To be future-ready, organizations are looking for adjacent skills their employees should learn. That depends on how trainable your resources are and how quickly can they be trained on a diverse skill set. This can be answered through learning agility. It measures the extent of trainability that is required to move from one skill to another. Next step is to map those identified skills as per employees’ trainability in the form of proximity index or skill adjacency matrix to understand the immediate steps needed to be future-ready.

  •           Measure- It becomes important to understand where the organization stands with respect to the skills in the present. This can be achieved by gauging the gaps that lie in between. In order to measure technical competencies, organizations should look for partners who can advise how specific technologies and different tools are evolving to strategize the process. Some of these tools are:

           - Custom assessments basis skill framework- to ensure your teams have the understanding, ability and functional knowledge to perform specialized jobs

           - Simulations- to simulate an actual case to assess the candidate’s approach, problem-solving and analytical ability in a real-life work scenario.

On the other hand, to gauge behavioral/personality/leadership competencies, there is a suite of assessments:

            - Virtual AC/DCs- A complete online suite of scientifically validated tools & assessments that virtually recreate real-life work scenarios.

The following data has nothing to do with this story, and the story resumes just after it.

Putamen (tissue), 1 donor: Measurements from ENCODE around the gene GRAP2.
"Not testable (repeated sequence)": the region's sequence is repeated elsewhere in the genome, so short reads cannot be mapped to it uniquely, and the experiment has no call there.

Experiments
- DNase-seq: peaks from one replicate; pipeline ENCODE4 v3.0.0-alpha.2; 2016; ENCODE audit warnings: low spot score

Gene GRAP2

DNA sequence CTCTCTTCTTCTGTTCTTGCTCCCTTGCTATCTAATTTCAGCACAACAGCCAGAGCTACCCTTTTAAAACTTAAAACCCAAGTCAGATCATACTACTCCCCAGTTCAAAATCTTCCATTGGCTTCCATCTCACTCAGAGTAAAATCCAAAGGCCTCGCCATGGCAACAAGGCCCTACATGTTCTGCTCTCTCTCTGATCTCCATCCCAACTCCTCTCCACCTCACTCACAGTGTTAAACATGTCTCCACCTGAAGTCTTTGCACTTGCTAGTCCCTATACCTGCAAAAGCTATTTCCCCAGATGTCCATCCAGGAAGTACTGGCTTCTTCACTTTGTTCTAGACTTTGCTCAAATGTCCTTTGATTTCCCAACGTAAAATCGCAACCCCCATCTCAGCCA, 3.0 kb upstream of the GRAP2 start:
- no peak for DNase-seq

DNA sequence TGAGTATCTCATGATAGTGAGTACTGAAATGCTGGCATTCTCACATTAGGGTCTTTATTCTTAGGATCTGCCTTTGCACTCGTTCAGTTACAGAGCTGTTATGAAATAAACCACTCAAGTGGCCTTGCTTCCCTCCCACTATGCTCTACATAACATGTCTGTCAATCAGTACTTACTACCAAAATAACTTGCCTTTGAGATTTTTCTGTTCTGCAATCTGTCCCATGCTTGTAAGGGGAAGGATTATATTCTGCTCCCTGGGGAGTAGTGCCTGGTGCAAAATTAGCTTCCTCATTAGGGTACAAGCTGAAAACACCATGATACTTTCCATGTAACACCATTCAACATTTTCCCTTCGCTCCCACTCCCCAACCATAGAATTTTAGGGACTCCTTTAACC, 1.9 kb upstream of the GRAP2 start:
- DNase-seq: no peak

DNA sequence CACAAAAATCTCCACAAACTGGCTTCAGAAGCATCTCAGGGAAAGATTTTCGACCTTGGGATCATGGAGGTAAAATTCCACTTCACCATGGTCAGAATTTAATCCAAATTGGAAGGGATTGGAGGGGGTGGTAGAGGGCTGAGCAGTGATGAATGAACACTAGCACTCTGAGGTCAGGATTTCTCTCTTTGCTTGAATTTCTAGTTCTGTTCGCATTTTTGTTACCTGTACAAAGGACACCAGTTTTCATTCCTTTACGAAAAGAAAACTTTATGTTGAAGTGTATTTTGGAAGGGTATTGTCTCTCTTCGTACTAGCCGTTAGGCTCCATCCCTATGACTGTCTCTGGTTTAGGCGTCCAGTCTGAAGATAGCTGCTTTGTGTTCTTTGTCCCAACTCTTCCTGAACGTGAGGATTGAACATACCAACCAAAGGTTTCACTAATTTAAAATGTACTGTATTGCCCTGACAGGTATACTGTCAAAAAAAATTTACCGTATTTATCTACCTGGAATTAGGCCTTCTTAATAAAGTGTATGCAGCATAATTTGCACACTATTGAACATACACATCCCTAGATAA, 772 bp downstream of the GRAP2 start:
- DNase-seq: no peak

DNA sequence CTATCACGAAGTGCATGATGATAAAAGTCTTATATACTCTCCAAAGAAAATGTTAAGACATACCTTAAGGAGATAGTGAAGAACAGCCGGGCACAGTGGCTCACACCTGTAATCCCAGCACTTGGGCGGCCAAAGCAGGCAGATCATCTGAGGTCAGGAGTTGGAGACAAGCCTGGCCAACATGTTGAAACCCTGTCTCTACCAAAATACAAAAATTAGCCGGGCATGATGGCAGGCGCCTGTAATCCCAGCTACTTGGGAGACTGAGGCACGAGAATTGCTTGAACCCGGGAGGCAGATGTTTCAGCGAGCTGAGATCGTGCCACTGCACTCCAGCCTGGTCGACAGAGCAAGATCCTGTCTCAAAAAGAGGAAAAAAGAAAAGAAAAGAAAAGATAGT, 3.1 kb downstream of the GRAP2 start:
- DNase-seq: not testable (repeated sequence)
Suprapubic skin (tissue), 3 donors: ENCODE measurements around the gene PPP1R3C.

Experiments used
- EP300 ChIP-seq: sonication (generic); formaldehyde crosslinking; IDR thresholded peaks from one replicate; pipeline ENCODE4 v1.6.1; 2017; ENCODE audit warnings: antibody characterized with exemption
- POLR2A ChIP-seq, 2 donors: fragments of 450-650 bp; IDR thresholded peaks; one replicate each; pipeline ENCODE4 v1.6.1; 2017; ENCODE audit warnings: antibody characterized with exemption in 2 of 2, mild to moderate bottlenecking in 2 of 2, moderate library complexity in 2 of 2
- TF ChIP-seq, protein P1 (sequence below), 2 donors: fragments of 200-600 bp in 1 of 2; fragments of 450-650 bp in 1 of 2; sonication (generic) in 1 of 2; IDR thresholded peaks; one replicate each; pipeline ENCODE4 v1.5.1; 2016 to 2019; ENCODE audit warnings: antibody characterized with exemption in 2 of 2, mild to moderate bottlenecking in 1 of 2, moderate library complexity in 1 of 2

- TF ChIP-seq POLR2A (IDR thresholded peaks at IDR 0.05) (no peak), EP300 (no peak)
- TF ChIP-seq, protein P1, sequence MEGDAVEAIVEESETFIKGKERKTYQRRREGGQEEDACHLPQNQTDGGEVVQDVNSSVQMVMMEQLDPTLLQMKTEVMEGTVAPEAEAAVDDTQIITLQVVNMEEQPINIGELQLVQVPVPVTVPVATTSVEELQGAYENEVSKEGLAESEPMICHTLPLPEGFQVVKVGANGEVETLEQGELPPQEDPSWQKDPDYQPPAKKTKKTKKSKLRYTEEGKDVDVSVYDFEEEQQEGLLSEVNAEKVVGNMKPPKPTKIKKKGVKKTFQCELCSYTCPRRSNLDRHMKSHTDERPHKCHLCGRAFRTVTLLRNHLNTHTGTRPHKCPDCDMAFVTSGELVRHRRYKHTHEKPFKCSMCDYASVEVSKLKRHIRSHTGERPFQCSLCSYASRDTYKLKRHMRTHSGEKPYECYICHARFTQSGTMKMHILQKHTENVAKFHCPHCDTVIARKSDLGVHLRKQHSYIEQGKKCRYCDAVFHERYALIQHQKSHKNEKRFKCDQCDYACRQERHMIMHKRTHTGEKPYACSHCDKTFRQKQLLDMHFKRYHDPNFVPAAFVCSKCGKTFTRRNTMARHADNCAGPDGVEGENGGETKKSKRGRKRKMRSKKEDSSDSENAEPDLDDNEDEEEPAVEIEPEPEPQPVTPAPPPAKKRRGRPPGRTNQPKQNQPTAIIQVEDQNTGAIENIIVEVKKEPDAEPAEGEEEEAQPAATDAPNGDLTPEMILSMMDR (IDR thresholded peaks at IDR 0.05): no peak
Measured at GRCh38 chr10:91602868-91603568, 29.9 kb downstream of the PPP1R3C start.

- 360 Evaluations- Gather structured feedback to achieve employee developmental goals

            - Leadership profilers- Comprehensive assessments that provide insights into leadership styles and a leader’s work-oriented personality

            - Behavioral profilers- Get insights into personality, traits and work behaviors

  •           Develop- This step is necessary to check how all of this contributes in creating an individual or an organization level development plan and to establish the ROI of learning or skilling program incorporated based on these insights.

Real-world Adoption of these Tools

The starting point for any such initiatives includes running these with clear objectives, having clear deadlines, detailed results, robust action plans and having a clear roadmap of development and success. Sandeep added, “In my previous organization and even the current one, we selected tools which were relevant for our business. This is where the role of a partner comes in.”

Hiring an incumbent in top Indian IT companies

In addition to this, Sukhmeet talked about some of the client cases and real-life examples. He shared cases of hiring an incumbent in top 5 Indian IT companies, for senior to mid-level roles. Be it external hiring, lateral movement or promotion within, they always deploy an assessment process and ensure that each candidate clears that, in order to move forward. Where the quantum is not high and people are from diverse locations, online assessments become much handier.  

Sukhmeet further said, “When looking for specific skill set assessments such as customer focus, business acumen, adaptability and agility, IT companies tend to deploy case simulations, in-basket exercises, psychometric tests, as well as tools like event interviews and a roleplay (virtually over a skype call). Then they come up with feedback report for an individual and those who make the cut move forward to the next round of structured interviews.”

Hiring in An Indian FMCG Company

He cited another example of a leading FMCG company in India that was hiring for sales managerial role where the job-role sensitivity increased the risk of failure. They incorporated tools like performance rating, feedback from managers and shortlisted 150 out of 600 candidates. Then, they deployed online assessments constituting psychometric, cognitive and in-basket assessments which further filtered the candidates to 30 out of 150.